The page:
With November 2015 soybean futures closing below $9.50 per bushel on Friday, impacts of world production, exports and expectations for more U.S. soybean acres were much apparent.
Once again, every quote on the CME Group soybean board was below $10; not a good sign for farmers eager to catch some sort of rally to make some early-season sales. March futures hit $10.60 in early January, but closed down about $1 below that at $9.61 on Friday. Overall, March lost 62.5 cents in January, 6.1% of its value, says Bryce Knorr, senior editor, Farm Futures.
Slow export sales won’t help matters much. John Newton, University of Illinois ag economist, says that for the remainder of the marketing year, “the pace of soybean exports is expected to slow considerably as the South American crop comes on.”
In his analysis of export activity in regards to USDA’s recent WASDE export projections of 1.77 billion bushes, Newton says that to reach that level, “it's implied that 458 million bushels of soybeans need to be exported during the remainder of the marketing year.”
Newton notes that for the week of Jan. 22, 55.9 million bushels of soybeans were exported, in line with the prior week, but down 26% from the 10-week average. Still, “cumulative soybean exports for the 2014-2015 marketing year total 1.31 billion bushels, up 18% from 2013-2014 marketing year,” he says.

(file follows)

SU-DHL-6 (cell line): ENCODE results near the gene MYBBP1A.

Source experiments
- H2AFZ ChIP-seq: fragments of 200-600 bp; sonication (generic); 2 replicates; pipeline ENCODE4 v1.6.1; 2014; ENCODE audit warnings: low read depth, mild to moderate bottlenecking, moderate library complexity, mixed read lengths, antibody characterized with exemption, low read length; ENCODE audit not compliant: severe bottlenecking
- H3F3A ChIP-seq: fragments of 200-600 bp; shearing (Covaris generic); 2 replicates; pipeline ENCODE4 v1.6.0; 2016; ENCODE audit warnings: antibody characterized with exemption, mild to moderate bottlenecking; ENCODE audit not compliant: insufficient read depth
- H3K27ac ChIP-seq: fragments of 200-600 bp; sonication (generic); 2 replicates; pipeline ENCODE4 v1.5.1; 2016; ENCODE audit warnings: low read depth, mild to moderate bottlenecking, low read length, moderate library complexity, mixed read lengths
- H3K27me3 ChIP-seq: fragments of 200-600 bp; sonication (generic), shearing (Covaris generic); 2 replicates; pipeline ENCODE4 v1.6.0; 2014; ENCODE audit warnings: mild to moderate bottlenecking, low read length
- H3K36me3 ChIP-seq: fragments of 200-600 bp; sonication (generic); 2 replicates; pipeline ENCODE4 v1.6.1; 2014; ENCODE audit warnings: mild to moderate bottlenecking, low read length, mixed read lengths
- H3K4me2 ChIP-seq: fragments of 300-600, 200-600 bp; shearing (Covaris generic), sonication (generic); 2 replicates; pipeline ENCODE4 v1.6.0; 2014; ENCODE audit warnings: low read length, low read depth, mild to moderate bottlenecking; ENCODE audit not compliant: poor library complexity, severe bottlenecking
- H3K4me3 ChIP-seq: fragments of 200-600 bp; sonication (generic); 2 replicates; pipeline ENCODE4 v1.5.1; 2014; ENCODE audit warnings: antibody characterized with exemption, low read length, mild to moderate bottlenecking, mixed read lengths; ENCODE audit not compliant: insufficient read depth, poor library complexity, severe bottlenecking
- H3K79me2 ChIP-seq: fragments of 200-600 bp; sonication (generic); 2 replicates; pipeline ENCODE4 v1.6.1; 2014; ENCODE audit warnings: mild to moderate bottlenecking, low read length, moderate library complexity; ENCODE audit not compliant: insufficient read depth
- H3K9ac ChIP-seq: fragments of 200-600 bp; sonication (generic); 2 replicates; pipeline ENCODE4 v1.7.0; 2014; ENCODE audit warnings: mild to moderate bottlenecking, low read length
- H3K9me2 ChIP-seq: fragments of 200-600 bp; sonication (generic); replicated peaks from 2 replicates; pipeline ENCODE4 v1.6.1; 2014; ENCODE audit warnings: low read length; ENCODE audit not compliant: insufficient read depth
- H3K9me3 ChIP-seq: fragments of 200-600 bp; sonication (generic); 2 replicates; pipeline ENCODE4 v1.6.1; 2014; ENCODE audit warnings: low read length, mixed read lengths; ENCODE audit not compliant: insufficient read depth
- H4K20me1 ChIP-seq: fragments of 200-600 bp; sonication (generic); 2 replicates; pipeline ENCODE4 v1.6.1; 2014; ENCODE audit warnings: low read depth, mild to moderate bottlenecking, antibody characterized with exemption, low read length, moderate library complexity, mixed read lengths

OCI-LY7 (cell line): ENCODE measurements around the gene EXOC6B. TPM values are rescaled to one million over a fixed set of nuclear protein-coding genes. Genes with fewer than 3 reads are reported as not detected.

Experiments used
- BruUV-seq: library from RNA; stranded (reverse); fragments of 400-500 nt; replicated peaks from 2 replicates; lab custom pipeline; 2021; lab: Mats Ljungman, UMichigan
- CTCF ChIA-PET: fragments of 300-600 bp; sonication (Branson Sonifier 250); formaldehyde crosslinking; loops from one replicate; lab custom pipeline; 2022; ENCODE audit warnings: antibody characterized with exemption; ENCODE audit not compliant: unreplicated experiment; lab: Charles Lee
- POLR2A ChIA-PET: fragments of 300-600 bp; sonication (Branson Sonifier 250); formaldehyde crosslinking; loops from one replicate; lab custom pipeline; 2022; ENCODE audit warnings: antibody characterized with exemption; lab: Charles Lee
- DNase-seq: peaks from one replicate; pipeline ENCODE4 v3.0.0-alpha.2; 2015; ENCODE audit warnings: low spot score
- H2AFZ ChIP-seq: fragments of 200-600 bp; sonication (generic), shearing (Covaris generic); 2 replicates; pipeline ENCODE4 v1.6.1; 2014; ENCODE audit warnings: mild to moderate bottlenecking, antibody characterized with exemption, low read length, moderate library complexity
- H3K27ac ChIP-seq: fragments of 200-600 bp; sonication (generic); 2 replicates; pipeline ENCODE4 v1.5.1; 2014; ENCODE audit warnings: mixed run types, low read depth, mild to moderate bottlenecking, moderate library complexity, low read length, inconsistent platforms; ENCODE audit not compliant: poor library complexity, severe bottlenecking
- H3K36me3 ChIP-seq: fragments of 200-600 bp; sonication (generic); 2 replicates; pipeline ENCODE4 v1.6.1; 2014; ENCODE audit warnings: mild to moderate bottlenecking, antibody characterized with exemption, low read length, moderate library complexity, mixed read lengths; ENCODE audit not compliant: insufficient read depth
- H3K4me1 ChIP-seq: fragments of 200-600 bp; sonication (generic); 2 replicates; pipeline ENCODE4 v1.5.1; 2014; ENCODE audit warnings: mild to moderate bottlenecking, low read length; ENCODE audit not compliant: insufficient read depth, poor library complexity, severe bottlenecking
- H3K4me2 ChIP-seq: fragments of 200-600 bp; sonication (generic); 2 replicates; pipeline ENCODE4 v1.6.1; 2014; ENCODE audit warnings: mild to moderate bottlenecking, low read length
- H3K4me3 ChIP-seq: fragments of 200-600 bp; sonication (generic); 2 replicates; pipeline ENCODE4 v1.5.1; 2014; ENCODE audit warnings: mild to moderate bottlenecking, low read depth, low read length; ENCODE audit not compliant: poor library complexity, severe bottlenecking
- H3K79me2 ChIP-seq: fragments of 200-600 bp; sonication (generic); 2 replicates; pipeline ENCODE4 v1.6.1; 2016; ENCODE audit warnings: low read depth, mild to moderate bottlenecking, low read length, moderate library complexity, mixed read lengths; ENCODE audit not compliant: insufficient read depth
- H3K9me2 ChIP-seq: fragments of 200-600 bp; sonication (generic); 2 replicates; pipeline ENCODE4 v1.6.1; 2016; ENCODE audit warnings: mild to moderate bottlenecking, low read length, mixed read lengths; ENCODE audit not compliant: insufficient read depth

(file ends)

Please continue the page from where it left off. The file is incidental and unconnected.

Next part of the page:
More rain across dry parts of south-central Brazil on Thursday reinforced local estimates that forecast Brazil’s production close to USDA's current projection of 3.5 billion bushels, Knorr says.
“That's threatening to overwhelm the world with soybeans,” he says, even though Brazil's crop could be 50 million to 100 million bushels smaller than previous estimates. “But world stocks are big, so that may not make much of a difference, especially with growers gearing up for a big increase in 2015 acreage.”
Knorr says soybean basis remained firm across the Midwest last week, with the break in futures providing no incentive for farmers to move anything but already contracted shipments.
Still, basis is minus-50¢ to well below minus-$1 in many areas. That doesn’t create much excitement among growers, since soybeans below $9, or even $10, are below most cost of production levels.